Reversing an earlier decision that had raised an outcry from parents, Smithtown officials have allowed a Kings Park sports group to install a defibrillator at a town park.

Town officials last month had declined Kings Park Youth's offer to donate an automated external defibrillator -- or AED -- on the grounds that the town could be sued if the device were stolen or damaged due to vandalism or neglect.

But after discussions between town officials and Kings Park Youth leaders -- who said they need an AED to treat children injured in the chest during games -- the town board voted Thursday to accept the donation.

"I pray that we'll never have to use these," Kings Park Youth trustee John McQuaid told the board after the vote, "but I can assure you that a lot of parents will sleep easier."

McQuaid said the AED would be installed at Kings Park Memorial Park, where the group sponsors sports leagues for more than 1,000 children.

Town officials said an existing AED policy would be amended to allow private groups to keep defibrillators at town facilities. Kings Park Youth also agreed to sign a statement absolving the town from legal liability for damage to the device.

"I'm more confident now, as far as liability for the taxpayers," said Councilman Edward Wehrheim, who had opposed the donation. "There are many stories about how . . . [AEDs] have saved lives."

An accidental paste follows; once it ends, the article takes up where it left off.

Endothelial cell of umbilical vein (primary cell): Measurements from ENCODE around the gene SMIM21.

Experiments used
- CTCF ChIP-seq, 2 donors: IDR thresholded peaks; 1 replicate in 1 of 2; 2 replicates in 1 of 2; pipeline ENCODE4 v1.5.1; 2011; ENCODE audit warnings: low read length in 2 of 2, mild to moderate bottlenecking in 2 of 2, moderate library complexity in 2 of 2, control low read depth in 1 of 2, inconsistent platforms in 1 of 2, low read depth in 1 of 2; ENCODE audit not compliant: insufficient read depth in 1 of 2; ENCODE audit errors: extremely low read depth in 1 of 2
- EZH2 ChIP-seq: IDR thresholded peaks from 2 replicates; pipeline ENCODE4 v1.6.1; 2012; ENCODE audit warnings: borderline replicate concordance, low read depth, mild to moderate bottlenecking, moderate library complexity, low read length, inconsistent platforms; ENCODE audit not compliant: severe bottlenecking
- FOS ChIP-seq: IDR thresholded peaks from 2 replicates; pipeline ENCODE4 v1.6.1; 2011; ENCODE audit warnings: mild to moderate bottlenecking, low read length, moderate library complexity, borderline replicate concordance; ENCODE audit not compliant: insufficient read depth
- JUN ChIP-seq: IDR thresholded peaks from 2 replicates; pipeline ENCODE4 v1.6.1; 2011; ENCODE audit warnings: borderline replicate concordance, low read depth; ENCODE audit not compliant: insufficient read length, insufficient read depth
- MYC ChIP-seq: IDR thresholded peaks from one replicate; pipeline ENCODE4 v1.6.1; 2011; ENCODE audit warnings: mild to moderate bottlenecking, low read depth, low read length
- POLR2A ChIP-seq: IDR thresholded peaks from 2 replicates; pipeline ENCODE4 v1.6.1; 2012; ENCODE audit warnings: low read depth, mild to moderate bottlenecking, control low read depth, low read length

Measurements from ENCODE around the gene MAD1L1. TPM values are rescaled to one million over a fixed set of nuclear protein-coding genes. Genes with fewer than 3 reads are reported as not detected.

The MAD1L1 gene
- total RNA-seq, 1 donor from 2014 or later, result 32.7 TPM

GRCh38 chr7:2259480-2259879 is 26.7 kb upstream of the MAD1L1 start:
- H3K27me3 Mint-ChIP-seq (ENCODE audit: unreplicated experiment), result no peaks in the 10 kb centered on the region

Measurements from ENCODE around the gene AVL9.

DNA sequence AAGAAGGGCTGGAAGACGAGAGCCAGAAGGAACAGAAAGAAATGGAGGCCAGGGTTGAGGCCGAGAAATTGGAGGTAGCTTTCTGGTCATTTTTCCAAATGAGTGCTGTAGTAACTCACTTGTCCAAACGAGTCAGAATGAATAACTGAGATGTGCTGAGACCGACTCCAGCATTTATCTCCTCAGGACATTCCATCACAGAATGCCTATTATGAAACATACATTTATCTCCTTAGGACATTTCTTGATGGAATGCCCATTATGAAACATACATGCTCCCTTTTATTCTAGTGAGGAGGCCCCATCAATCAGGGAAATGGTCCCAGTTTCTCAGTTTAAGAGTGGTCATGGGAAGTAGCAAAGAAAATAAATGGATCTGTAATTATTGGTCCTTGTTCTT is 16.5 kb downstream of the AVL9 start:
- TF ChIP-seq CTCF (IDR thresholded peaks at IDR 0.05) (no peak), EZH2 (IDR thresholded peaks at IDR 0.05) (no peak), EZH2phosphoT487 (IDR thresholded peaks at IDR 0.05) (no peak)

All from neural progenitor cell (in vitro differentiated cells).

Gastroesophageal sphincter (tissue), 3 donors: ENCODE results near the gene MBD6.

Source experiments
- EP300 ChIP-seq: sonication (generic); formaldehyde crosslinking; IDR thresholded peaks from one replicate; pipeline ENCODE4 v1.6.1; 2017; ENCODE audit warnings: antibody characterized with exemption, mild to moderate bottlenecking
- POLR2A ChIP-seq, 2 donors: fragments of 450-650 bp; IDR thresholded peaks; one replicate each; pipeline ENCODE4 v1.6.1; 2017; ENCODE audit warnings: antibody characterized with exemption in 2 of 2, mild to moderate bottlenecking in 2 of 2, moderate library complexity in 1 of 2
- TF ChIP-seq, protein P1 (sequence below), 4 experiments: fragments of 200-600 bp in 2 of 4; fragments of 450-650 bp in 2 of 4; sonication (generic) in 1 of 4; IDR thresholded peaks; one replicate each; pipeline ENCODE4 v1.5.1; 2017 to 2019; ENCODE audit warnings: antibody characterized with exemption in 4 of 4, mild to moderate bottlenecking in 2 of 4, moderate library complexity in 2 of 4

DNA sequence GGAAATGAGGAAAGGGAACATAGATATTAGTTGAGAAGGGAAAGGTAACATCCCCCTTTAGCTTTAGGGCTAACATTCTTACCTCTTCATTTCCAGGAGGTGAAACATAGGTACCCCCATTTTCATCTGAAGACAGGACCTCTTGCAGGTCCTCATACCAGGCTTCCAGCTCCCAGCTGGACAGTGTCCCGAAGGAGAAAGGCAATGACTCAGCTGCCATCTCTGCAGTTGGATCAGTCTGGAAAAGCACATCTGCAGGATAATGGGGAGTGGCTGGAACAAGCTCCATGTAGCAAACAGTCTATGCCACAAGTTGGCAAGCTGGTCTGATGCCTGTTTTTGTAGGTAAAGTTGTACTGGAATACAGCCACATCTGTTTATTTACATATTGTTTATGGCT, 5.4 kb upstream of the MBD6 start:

In an interview, McQuaid said he assured town officials that coaches would be trained to operate the device, which he said would cost $1,200 to $1,500. The group has more than 100 coaches, he said.

Wehrheim and town attorney John Zollo acknowledged they faced community pressure to change their stance. Zollo said the controversy led him to reconsider his concerns, and he concluded that the town is equally likely to be sued for not having a defibrillator at a town park.

"AEDs are becoming widely accepted. Ten years ago, they weren't as sophisticated as they are now," Zollo said. "The benefit to the public far exceeds the [legal] risk to the town."

There are about 30 defibrillators in town buildings, vehicles and rescue boats, but none in town parks, said town public safety director John Valentine. He said his department would train coaches to use them.

"It should be another asset to the Smithtown community to have another one of these AEDs out there," he said.

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